long ago ideas

“When we are tired, we are attacked by ideas we conquered long ago." - Friedrich Nietzsche. Long ago, Joseph Smith and Oliver Cowdery conquered false claims that the Book of Mormon was fiction or that it came through a stone in a hat. But these old claims have resurfaced in recent years. To conquer them again, we have to return to what Joseph and Oliver taught.

Tuesday, July 5, 2016

4th of July


Ether 2:12

In Ether 2, Moroni inserted a long comment about the land in which he lived. This was the land "in this north country" where some of the Jaredites lived. This is the land "preserved for a righteous people."

Some people think it doesn't matter where this land is. That's fine with me. Some think Moroni is speaking of a small desolate desert area, or a small impoverished jungle area, or other places on other continents. All fine with me.

In my opinion, though. it does matter, and Moroni is referring to what I call Moroni's America.

Ether 2: 

And the Lord would not suffer that they should stop beyond the sea in the wilderness, but he would that they should come forth even unto the land of promise, which was choice above all other lands, which the Lord God had preserved for a righteous people.
 And he had sworn in his wrath unto the brother of Jared, that whoso should possess this land of promise, from that time henceforth and forever, should serve him, the true and only God, or they should be swept off when the fulness of his wrath should come upon them.
 And now, we can behold the decrees of God concerning this land, that it is a land of promise; and whatsoever nation shall possess it shall serve God, or they shall be swept off when the fulness of his wrath shall come upon them. And the fulness of his wrath cometh upon them when they are ripened in iniquity.
 10 For behold, this is a land which is choice above all other lands; wherefore he that doth possess it shall serve God or shall be swept off; for it is the everlasting decree of God. And it is not until the fulness of iniquity among the children of the land, that they are swept off.
 11 And this cometh unto you, O ye Gentiles, that ye may know the decrees of God—that ye may repent, and not continue in your iniquities until the fulness come, that ye may not bring down the fulness of the wrath of God upon you as the inhabitants of the land have hitherto done.
 12 Behold, this is a choice land, and whatsoever nation shall possess it shall be free from bondage, and from captivity, and from all other nations under heaven, if they will but serve the God of the land, who is Jesus Christ, who hath been manifested by the things which we have written.
 13 And now I proceed with my record;


  1. Before I even think of considering the Mesoamerican model, I need to know why I should should be expected to redefine the words North, South, East and West? Before I even think of considering the Great Lakes model, I need to know why I should be expected to redefine the word Sea to mean a fresh water lake? A properly brought up 14 year old would not fall for that crap.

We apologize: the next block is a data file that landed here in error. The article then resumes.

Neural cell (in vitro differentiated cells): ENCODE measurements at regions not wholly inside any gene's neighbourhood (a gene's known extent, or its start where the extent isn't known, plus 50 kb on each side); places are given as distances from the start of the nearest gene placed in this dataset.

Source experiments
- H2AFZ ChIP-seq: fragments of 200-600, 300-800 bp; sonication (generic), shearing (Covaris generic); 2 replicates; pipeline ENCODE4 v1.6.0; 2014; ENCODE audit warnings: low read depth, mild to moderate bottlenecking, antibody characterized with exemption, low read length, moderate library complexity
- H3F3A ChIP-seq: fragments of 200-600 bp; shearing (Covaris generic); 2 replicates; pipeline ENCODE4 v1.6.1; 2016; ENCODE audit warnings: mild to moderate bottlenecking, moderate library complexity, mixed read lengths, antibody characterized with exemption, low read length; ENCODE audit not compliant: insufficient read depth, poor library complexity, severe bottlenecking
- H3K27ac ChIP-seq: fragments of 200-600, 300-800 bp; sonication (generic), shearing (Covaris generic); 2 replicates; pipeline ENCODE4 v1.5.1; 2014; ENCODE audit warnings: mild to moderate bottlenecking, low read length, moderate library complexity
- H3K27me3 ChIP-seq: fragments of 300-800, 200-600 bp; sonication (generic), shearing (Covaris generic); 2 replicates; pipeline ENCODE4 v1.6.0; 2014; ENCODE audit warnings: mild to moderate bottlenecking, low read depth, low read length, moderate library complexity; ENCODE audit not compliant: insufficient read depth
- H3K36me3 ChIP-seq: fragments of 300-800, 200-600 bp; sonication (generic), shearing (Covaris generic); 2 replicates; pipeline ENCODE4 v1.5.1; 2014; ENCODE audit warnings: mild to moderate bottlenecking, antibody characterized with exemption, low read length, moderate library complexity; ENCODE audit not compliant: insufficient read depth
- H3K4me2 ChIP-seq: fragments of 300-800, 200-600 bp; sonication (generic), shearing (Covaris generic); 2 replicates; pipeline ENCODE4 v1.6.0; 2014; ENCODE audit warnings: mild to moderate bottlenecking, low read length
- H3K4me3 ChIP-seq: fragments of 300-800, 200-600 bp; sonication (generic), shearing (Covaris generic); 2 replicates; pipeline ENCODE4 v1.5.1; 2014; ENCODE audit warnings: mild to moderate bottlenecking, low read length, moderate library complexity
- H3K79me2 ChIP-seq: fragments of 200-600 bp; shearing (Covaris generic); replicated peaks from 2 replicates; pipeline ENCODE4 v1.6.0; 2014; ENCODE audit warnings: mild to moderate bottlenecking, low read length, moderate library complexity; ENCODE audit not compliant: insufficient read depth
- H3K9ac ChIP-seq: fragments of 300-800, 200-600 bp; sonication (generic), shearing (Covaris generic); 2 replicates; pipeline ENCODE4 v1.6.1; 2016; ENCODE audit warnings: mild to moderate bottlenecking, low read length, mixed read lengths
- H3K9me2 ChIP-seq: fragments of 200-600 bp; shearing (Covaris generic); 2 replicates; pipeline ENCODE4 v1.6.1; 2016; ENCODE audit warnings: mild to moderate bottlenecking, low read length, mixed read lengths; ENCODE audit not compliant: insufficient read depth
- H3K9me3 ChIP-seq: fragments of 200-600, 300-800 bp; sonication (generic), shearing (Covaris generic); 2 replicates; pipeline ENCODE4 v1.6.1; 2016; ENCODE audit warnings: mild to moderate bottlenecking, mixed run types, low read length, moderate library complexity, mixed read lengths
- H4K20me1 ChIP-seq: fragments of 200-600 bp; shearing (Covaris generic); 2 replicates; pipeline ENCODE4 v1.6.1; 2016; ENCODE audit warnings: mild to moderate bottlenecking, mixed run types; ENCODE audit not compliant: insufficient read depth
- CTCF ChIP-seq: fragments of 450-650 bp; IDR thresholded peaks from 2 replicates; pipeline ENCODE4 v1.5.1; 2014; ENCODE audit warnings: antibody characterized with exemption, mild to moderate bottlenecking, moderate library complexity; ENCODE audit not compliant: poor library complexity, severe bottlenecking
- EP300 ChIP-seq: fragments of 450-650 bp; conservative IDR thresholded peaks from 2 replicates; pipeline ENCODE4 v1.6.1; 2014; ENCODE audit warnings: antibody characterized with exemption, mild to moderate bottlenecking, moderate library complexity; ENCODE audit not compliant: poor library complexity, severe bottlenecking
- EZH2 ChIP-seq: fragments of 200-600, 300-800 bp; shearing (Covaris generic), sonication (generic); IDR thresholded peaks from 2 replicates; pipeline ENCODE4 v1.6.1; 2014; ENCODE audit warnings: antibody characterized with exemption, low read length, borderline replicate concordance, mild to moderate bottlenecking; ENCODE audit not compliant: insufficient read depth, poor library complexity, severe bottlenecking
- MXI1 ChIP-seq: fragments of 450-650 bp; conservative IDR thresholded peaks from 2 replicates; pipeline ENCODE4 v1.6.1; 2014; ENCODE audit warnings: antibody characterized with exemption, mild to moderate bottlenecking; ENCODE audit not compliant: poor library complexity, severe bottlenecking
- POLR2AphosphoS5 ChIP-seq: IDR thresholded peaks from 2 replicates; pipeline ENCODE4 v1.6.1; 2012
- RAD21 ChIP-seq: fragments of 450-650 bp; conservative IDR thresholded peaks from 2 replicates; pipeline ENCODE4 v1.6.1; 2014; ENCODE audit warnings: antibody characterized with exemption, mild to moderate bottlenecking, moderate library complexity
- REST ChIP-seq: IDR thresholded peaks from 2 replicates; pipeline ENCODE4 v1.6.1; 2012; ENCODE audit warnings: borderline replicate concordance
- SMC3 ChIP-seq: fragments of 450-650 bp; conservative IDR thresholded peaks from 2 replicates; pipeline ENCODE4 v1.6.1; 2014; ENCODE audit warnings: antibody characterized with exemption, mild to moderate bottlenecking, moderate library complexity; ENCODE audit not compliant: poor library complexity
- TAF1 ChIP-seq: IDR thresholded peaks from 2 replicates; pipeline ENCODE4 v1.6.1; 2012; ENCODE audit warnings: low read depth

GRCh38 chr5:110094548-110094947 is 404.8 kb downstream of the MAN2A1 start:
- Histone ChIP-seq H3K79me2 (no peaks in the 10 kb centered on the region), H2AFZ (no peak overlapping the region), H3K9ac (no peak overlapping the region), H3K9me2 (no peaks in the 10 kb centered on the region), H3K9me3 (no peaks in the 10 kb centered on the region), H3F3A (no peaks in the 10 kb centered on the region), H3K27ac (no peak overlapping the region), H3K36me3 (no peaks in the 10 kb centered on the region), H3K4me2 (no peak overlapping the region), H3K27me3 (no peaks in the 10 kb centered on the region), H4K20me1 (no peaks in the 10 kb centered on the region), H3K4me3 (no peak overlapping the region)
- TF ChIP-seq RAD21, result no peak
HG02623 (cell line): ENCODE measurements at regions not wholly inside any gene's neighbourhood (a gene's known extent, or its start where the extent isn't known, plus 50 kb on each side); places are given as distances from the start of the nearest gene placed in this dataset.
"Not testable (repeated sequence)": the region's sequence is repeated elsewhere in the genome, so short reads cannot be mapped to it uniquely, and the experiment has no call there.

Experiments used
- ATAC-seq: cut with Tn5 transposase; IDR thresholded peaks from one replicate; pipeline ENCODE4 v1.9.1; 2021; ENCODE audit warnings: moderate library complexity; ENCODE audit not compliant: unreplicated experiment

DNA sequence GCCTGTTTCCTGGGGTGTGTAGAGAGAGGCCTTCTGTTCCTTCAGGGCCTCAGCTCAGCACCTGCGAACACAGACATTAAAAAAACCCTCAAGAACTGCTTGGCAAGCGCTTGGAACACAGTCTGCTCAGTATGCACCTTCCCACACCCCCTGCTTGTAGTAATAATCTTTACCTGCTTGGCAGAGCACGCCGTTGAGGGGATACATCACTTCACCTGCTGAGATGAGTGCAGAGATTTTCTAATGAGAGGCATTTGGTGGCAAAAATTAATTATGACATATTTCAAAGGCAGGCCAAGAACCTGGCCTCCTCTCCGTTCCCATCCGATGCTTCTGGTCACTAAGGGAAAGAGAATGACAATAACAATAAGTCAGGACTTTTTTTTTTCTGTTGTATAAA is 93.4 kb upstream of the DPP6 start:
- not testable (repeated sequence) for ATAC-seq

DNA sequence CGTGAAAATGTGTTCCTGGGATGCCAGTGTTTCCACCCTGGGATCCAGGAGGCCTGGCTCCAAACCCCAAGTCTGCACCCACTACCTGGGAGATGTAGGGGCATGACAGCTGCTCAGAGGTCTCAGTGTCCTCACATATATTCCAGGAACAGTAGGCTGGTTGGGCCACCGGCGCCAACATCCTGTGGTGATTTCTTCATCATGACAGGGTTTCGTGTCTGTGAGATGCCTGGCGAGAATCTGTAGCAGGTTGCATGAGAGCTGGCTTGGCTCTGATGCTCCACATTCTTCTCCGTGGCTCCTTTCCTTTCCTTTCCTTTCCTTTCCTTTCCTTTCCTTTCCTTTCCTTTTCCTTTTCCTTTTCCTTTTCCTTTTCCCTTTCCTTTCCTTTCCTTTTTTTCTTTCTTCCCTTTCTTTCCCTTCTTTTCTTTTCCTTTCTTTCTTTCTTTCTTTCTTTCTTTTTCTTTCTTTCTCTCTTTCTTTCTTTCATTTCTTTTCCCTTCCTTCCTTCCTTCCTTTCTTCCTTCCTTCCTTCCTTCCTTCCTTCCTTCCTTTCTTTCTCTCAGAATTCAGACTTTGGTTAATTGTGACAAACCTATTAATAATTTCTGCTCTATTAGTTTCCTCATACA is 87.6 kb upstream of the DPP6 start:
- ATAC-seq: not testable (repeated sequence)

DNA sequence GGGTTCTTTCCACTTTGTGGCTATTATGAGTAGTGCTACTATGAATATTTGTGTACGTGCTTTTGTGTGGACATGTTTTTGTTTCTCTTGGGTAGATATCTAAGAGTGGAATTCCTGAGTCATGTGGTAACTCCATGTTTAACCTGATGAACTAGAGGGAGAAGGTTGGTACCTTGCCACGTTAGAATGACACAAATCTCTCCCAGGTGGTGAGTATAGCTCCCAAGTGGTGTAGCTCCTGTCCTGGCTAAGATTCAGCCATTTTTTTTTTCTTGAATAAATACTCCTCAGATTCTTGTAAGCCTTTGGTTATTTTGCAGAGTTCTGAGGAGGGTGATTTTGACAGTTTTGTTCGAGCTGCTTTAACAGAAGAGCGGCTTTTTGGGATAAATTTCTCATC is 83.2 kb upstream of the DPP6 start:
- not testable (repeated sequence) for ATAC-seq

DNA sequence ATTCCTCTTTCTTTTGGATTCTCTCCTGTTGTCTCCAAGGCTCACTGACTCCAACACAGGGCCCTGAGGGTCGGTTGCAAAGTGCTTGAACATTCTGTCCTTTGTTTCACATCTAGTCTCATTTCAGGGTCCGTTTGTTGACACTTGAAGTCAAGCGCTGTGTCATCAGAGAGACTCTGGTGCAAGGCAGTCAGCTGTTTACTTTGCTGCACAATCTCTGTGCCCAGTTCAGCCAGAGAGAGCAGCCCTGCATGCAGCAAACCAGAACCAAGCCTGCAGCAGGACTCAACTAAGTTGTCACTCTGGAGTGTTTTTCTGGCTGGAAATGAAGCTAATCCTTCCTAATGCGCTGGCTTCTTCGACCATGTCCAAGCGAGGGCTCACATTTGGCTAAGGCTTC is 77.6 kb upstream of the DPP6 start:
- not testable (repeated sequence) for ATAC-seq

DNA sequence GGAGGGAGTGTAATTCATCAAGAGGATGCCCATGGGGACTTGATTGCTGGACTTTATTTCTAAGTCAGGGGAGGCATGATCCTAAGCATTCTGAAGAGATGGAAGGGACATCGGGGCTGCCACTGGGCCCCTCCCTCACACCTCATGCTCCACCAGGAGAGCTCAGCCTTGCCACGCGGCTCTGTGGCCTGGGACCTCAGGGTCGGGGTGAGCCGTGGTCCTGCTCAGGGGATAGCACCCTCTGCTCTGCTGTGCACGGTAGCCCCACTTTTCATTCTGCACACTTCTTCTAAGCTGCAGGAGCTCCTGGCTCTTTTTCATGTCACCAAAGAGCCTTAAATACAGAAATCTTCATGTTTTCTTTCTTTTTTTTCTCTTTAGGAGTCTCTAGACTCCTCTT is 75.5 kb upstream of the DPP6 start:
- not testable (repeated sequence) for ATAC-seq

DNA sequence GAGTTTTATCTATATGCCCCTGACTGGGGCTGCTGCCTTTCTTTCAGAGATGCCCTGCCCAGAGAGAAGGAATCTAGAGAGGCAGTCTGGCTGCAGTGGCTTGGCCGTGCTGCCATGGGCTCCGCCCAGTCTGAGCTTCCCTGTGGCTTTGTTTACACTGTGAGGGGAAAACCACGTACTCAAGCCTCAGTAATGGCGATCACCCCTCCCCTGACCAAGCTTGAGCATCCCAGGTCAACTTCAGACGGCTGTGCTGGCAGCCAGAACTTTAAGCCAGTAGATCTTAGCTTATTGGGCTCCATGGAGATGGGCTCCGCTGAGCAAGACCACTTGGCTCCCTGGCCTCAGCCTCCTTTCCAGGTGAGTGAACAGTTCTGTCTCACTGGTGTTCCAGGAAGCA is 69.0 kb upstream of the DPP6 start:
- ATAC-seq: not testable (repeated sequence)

1. First, while I agree that the need to redefine the cardinal directions raises significant challenges to Sorensen's model (and variants), his is not the only Mesoamerican model. You might look into Kirk Magleby's or Mark Wright's models. In both you'll find that the cardinal directions are the cardinal directions.

      Second, you don't need to "redefine" the word sea for it to mean freshwater lake. The "Sea of Galilee," a freshwater lake, plays a fairly significant role in the Gospels.

      "But," you might say, "the New Testament wasn't written in English; it's a translation." To which I'd say, "Isn't that also true of the Book of Mormon?"

      For a freshwater lake to be among the possible definitions of "sea," you only need to recognize that the Book of Mormon was translated into English from a language closely approximating Hebrew (see Mormon 9:32-33). The most likely underlying Hebrew word translated as "sea" in the Book of Mormon is YaM, which generally means a (relatively) enclosed body of standing water.

      What YaM does not seem to mean, at least during the Old Testament era, is open ocean. That would be "TeHoM" (the underlying word for "great deep").

  2. The reasons are many to believe it happened in the US area. How about the Law of Moses? They lived it strictly, and couldn't do that down there in Central and South America. Joseph made it clear. There has been much confusion, but the need for understanding is important now. They didn't live in that large of an area! The Hill Cumorah is in NY, duh! Jk. Learn all of the evidences, they are really compelling!

  3. I didn't mean to say that you're not cool, just what you said wasn't cool. My bad! I don't think it's becoming of a president of some organization that means well. You gotta realize people get to choose, and they get to have opinions, and they understand something different even when reading the same scholarly stuff as that you read.

  4. Nice to have you, Doug. I started this blog to generate discussion and interest. I want more people to read the Book of Mormon and study it, and I hope the geography debates give people another reason to do that.